Unearth the wonders of Boston, Dargle and Impendle with what this all-inclusive and environmentally friendly Community Tourism Organisation has to offer.
The iconic Inhlosane ridge, visible from across the KwaZulu-Natal Midlands, rises to 2026m from the surrounding settlements of Impendle, Boston, and Dargle. From the peak, the views of the countryside and the Drakensberg are incredible.
In this area, you are likely to spot the Cape Parrot flying between patches of indigenous forest, Wattled Crane foraging in wetlands, endangered Blue Swallows swooping across grasslands, or an Oribi sitting quietly in the long grass. It is a bio-diverse region, the catchment of the mighty Mkhomazi River and the Mngeni River, a thriving farming community, and a hub of hiking, walking, fishing, cycling, motor-biking, horse-riding, and birding activities that have been a bit of a secret – until recently.
In 2018, owners and managers of tourist establishments in the area joined forces with the local municipality to form the Boston, Dargle, Impendle Community Tourism Organisation (BDI) to create awareness of the relatively unexplored area and create employment.
There are accommodation options to suit every taste. With Midlands country weddings very much on-trend, BDI offers a fabulous variety – from elegant, old school, or rustic – choose between Calderwood Hall, Dargle Forest Lodge, Mount Park Guest Farm, Crab Apple Chapel, and Old Furth Estate. If it’s a party venue that you are after, then Boston T Party is a great spot for a celebration! There is no need to drive far afterwards, with plenty of beds available at these venues or on neighbouring properties.
Should a quiet afternoon of trout fishing be your thing, the waters at Copperleigh Trout Cottages, Tillietudlem Nature Reserve, Boschberg Cottages, and Star Dam Estate will keep you well entertained. Perhaps some of your family would rather walk in the forest at Khula Shanti or explore the hills on horseback at Stormy Hill Horse Trails.
Just along the road are para-gliding and hang-gliding heaven – from Mahaqwa in the village of Bulwer. Not that keen on an active escape? Then the views of Impendle Mountain from the deck at Maphanga Lodge might suit you best, or the friendly farm stays and cosy cottages at KhulaShanti, Elvesida Guest Farm, Fine-Alley Country Cottage, Everwood Estates, Beverley Country Cottages, or Le Bonne Vie, that all offer an authentic Midlands experience.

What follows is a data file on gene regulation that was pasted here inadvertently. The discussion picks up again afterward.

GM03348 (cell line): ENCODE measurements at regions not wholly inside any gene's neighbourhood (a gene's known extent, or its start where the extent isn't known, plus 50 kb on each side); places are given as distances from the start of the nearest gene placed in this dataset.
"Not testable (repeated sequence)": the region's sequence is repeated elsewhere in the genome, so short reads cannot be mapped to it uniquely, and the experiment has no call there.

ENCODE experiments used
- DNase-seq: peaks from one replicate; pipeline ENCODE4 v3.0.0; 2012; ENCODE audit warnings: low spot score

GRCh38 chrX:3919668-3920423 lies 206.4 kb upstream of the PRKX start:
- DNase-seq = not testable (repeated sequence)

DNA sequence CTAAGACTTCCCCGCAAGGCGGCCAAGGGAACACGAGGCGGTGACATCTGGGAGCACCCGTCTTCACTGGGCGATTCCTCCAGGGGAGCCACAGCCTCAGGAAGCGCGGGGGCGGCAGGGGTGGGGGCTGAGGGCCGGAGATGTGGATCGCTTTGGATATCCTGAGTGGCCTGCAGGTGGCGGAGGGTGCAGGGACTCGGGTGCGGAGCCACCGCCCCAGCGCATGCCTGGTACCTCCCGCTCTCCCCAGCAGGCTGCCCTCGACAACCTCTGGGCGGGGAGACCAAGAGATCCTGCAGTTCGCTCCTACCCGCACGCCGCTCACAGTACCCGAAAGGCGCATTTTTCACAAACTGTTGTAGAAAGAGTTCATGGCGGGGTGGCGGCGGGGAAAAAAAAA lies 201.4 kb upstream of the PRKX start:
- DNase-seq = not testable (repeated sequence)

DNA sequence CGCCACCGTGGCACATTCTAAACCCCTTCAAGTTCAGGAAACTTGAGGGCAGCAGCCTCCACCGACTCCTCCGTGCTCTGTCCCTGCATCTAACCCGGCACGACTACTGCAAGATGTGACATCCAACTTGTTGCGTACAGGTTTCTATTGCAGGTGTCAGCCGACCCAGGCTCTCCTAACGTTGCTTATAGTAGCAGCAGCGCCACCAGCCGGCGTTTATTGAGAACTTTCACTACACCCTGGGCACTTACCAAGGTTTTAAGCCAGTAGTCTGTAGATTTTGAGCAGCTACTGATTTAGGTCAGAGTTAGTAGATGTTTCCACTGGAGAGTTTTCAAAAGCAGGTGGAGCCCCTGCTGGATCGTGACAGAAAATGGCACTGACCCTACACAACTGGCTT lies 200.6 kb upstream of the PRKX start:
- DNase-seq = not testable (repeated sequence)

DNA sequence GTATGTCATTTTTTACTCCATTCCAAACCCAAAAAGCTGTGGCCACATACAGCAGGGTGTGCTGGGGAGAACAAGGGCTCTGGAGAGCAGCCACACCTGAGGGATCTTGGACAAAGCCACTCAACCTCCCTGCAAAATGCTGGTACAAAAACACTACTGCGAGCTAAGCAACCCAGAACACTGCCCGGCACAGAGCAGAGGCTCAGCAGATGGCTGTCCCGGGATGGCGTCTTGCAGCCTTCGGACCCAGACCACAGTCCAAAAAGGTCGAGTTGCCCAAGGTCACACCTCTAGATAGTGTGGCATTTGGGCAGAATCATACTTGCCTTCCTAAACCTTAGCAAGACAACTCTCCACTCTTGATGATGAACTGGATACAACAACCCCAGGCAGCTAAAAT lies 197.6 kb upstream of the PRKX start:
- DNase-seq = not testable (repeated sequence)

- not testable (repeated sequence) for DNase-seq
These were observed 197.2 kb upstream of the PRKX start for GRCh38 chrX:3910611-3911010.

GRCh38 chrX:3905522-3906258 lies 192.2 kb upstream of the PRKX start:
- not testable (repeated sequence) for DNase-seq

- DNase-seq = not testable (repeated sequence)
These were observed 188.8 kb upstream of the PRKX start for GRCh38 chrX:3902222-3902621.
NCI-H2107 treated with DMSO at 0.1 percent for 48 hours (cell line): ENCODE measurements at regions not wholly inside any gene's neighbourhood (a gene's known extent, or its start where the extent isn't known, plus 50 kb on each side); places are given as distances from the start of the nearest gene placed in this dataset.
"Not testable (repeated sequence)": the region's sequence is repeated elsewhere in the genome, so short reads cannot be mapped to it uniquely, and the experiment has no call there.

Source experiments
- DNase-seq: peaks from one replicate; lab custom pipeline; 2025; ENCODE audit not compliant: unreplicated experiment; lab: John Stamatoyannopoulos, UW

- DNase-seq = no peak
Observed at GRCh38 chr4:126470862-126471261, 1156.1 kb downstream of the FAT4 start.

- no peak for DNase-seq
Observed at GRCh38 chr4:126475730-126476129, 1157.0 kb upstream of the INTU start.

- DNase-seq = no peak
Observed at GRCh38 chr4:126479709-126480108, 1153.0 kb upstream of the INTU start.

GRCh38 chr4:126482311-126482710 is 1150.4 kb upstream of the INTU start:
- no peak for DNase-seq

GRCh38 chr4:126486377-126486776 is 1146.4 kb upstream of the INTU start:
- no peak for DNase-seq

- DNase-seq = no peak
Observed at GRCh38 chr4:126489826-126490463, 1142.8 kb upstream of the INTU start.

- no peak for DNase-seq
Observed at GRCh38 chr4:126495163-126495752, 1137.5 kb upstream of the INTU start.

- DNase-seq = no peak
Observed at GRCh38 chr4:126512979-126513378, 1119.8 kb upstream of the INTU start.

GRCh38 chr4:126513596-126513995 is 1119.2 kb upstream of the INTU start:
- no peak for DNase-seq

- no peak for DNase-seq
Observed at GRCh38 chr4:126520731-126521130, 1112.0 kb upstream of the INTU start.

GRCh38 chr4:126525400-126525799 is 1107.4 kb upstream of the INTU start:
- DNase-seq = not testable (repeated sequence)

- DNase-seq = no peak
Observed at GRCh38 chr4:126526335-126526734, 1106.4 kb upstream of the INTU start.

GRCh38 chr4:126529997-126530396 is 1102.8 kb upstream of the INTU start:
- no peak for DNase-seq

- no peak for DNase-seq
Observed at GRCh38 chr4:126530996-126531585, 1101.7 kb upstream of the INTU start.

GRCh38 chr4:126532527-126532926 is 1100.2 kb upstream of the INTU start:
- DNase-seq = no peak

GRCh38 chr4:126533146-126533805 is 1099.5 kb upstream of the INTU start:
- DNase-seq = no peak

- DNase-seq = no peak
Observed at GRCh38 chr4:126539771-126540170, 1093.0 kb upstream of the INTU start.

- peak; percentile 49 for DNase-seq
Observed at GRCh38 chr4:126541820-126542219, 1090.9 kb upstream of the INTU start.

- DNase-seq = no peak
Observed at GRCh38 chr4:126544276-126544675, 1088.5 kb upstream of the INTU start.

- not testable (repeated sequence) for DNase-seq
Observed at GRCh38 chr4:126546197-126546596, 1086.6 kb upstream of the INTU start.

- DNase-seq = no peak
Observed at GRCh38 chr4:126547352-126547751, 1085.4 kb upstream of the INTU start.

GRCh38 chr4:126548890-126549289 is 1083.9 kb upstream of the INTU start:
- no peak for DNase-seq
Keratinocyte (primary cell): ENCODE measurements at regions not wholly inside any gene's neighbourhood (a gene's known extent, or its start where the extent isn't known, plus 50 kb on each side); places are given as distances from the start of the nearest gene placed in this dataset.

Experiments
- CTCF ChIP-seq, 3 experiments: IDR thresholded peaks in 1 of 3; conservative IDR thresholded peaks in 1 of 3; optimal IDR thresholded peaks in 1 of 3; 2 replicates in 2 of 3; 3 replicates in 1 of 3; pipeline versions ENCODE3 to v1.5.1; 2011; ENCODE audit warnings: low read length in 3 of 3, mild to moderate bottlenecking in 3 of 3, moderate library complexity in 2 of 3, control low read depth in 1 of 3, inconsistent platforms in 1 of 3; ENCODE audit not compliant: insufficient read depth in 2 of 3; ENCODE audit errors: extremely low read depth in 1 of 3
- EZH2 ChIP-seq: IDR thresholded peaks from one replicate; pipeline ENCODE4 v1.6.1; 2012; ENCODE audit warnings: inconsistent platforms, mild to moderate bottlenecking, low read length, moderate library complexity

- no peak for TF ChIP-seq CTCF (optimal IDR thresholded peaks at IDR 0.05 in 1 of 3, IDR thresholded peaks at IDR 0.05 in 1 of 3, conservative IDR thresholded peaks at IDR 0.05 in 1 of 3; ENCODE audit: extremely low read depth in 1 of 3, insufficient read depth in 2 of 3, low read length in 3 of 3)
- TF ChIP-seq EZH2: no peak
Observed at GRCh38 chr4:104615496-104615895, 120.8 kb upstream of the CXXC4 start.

Chairperson Sue Brighton comments, “We put a lot of effort into assisting those members who have not benefitted from the formal tourism industry in the past – supporting rural homestays and local guides in the beautiful Nzinga area just outside the town of Impendle. Here there are opportunities for cross-cultural experiences, exploring rock art, local craft, tasting traditional lifestyles, and learning about indigenous agricultural and spiritual practices. We engage with local schools, educating the next generation about the benefits and opportunities that tourism can provide our region.” This means that unique experiences are available to visitors who head (just slightly) off the beaten track.
Impendle is an important Birding Area where many specials can be found. Twitchers are likely to tick off African Marsh Harrier Circus ranivorus, Grey Crowned Crane, Wattled Crane, Denham’s Bustard, Southern Ground-Hornbill, Bush Blackcap, or the Black-winged Lapwing Lioptilus nigricapillus on their ambles. Make sure to take your eyes off the birds for a moment, and marvel at the vleis filled with Satyrium hallackii in spring, the banks of the Elands River rimmed with red-hot pokers, the variety of orchids in the grasslands, and Anemone faninnii waving in the summer breeze.
The flora on Inhlosane is worth investigating, too – the altitude and geology mean it is different from the area below. The climb is steep but not difficult and worth doing if you are in the area: walk through proteas and deep blue agapanthus, magenta Senecio macrocephalus, and swathes of pink Watsonia in springtime. Here you may spot black-backed jackal on the slopes, Natal red rock rabbit between the boulders, and certainly hear baboon calls echoing across the valley.
The 8759ha Impendle Nature Reserve is not open to the public, but special arrangements can be made to visit. The value of this land to conservation (particularly Eastern Mistbelt Forest, Midlands Mistbelt Grassland, and rare species such as Drakensberg cycad, dwarf chameleon, and blue swallow) was recognised in 1983, with Ezemvelo KZN Wildlife managing the reserve since 1994.
These valleys certainly contain a lot of history – from the wagon tracks and stonewalls that crisscross the hills to stories of elusive leopards, legendary farmers, and heroic Chief Duma. The BDI region was one of the original haunts of Bushmen hunter-gatherers who moved between these foothills and the uKhahlamba-Drakensberg.
In the early 1800s, the Bushmen found themselves trapped between Shaka’s army and Boer settlers who laid claim to the forests and pastures. Those who could, took refuge in the mountains of the ‘Berg.
Find a pub to chat to the locals, or settle in at the Picklepot Café for breakfast or homemade burgers accompanied by the famous Picklepot pickles, and share your discoveries with other patrons. It may be your first visit to the area, but there can be little doubt that you will make new friends here and it won’t be your last.
Many roads lead towards Impendle. Take the picturesque Dargle Road and trek all the way through to Boston. Or turn right after Boston onto the P127 and trundle through the hills. Follow your nose with the peak of Inhlosane to navigate by – who knows what unexpected treasures you will find. Don’t keep them secret.